In lieu of an abstract, here is a brief excerpt of the content:

  • To "Sleep Until Death"
  • Blair Henry, Mervyn Dean, Victor Cellarius, Larry Librach, and Doreen Oneschuk

To the Editor: It was with great interest that our Canadian Palliative Sedation Therapy Guideline working group read Jeffrey Berger's recent article ("Rethinking Guidelines for the Use of Palliative Sedation," May-June 2010). Given our own group's efforts to develop national guidelines, we have rethought the issue of palliative sedation therapy several times over the past year.

The use of clear and concise definitions is fundamental to the development of any consensus guidelines on this topic. In the article, the term "palliative sedation to unconsciousness," or PSU, implies the concerning assumption that sedation will knowingly be to unconsciousness in the palliative case under consideration. This conflicts with the underlying principle of palliative care—that symptom treatment should be carefully titrated to control of that symptom. Thus, there is no set dose of opioid or antiemetic, but the patient is given just enough medication to be comfortable. In keeping with this principle, our working group proposes the creation of a guideline that considers palliative sedation therapy as a proportionate response to the clinical symptoms being managed. Sedation to unconsciousness happens only in cases where this level of sedation is required to effectively palliate symptoms, but the degree of sedation cannot and should not be predicted from the onset.

Dr. Berger assumes that it would be standard practice not to hydrate the sedated patient. However, we believe that linking the decision to start palliative sedation therapy with a decision to automatically withhold (or even to provide) artificial hydration is not helpful. Both issues are important to discuss, but they should not be made contingent upon each other. Based on clinical indicators and other specifics (like cultural practices), the decision regarding nutn-tion or hydration is made in the same way as for any other patient near the end of life.

Dr. Berger's recommendation that, for patients "for whom PSU is not expected to additionally shorten survival, the requirements of having refractory symptoms and a survival of hours to days should be lifted … [and decisions] should be contingent on efficacy, proportionality, … and an analysis of the benefits and burdens" is worrisome. Namely, well-developed guidelines should give clinicians a decision-making process for the use of palliative sedation therapy that meets all of the criteria listed: efficacy, proportionality, informed consent, and an analysis of risks and benefits. We are concerned that lowering the palliative sedation therapy "threshold" to allow a patient to "sleep until death" may well mean overlooking some psychological, emotional, or existential concerns. Any request to forgo consciousness until death obligates a sensitive and thorough search to find and mitigate, so far as is possible, the reasons for such a request.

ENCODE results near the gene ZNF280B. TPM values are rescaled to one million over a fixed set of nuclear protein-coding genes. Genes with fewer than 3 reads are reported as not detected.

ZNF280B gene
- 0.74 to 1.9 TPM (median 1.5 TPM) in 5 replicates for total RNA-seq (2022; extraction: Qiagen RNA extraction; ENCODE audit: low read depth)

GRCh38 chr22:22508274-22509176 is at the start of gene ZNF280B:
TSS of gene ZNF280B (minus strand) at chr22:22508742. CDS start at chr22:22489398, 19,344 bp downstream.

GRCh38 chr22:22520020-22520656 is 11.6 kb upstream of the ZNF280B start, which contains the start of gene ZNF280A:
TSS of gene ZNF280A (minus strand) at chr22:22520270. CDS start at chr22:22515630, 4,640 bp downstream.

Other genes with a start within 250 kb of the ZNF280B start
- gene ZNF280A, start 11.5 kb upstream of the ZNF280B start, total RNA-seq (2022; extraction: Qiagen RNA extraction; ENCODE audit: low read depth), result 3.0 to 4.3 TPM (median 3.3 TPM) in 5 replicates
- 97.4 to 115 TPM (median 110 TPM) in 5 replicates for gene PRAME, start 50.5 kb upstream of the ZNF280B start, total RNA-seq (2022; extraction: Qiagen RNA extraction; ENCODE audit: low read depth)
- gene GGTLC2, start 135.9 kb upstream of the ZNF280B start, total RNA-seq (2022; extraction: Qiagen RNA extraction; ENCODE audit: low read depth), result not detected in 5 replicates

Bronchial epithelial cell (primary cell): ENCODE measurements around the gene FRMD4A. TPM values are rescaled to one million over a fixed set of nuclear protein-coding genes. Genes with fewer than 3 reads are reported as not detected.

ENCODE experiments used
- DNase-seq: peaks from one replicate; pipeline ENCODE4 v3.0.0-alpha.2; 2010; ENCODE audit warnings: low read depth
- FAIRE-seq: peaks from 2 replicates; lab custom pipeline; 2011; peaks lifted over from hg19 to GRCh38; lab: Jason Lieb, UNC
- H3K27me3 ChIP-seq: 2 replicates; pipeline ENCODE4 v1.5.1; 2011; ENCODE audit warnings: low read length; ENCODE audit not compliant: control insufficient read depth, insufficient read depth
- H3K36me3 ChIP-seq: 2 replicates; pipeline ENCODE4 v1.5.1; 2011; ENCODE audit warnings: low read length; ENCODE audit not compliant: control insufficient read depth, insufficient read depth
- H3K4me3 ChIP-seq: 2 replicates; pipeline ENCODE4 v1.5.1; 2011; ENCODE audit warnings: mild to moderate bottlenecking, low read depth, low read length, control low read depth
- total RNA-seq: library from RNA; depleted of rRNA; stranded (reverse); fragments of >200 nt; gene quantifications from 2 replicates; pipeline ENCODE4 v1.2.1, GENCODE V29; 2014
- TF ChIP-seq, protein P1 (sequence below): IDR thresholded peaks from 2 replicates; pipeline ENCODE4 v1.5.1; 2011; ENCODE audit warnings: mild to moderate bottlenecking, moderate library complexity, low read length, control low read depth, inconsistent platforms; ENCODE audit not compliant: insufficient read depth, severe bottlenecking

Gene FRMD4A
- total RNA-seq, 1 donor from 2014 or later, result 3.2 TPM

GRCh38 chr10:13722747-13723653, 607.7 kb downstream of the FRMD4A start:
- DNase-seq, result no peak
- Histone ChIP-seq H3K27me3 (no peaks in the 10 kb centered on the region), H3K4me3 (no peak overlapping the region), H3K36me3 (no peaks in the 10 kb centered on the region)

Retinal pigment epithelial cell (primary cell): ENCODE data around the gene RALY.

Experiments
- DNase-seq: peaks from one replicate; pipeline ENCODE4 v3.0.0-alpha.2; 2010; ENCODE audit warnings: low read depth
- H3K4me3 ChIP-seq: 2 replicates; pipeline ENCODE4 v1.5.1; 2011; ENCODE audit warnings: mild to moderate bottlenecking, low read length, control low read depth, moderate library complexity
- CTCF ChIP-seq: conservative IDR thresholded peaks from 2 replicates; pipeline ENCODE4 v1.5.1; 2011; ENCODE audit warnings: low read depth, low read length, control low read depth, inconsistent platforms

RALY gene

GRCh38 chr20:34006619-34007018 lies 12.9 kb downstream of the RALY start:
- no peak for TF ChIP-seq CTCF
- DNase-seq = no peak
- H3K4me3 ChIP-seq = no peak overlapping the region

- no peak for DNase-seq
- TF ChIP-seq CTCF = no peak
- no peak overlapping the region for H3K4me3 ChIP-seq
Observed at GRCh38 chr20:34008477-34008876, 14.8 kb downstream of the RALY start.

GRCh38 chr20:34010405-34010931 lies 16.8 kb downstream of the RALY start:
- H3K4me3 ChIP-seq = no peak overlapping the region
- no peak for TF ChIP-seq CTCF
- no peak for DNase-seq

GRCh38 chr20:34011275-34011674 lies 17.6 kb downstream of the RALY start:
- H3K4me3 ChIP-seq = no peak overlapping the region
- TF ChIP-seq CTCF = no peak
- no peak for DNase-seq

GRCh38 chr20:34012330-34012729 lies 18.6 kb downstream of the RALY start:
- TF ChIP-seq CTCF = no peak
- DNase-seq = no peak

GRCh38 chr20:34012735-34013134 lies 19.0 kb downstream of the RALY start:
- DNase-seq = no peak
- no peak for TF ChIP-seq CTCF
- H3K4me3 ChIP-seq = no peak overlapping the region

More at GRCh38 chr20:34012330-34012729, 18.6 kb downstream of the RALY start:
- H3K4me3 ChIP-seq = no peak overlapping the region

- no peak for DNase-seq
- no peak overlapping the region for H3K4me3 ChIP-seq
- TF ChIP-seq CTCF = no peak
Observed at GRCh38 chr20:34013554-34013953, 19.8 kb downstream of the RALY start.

On The Web

Bioethics Forum

www.bioethicsforum.org

Pink Boys with Puppy Dog Tails
By Alice Dreger
A lot of "gender nonconforming" kids dont have a simple story of being "trapped in the wrong body. " They are expressing more subtle, more complex, and more varied messages of self. What they need isn't therapy; what they need is to know that it's okay to be gender nonconforming. It's perfectly okay to be a male who has feminine-typical interests, behaviors, and desires, or a female who has masculine-typical interests, behaviors, and desires.

Pretty in Pink: Is This Women's Health Activism?
By Colleen Farrell
While perhaps raising money for breast cancer research and educating women about the risk of breast cancer—claims that need to be examined themselves—the "Stiletto Stampede" and pink Kitchen Aid mixers do so at a cost: in such campaigns, participation in women's health activism is paradoxically positioned alongside the symbols of unattainable beauty and the burden of domestic duties that have all too often held women back, both personally and politically.

Belmont's Ethical Malpractice
By Zachary M. Schrag
Throughout the discussions that led to the Belmont Report, the members ofthat commission ignored objections put forth by Albert Reiss and other social scientists. The result was a report that is a notable achievement in the exploration of the ethical challenges raised by medical research...

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Additional Information

ISSN
1552-146X
Print ISSN
0093-0334
Pages
p. 4
Launched on MUSE
2011-01-21
Open Access
No
Archive Status
Archived 2012
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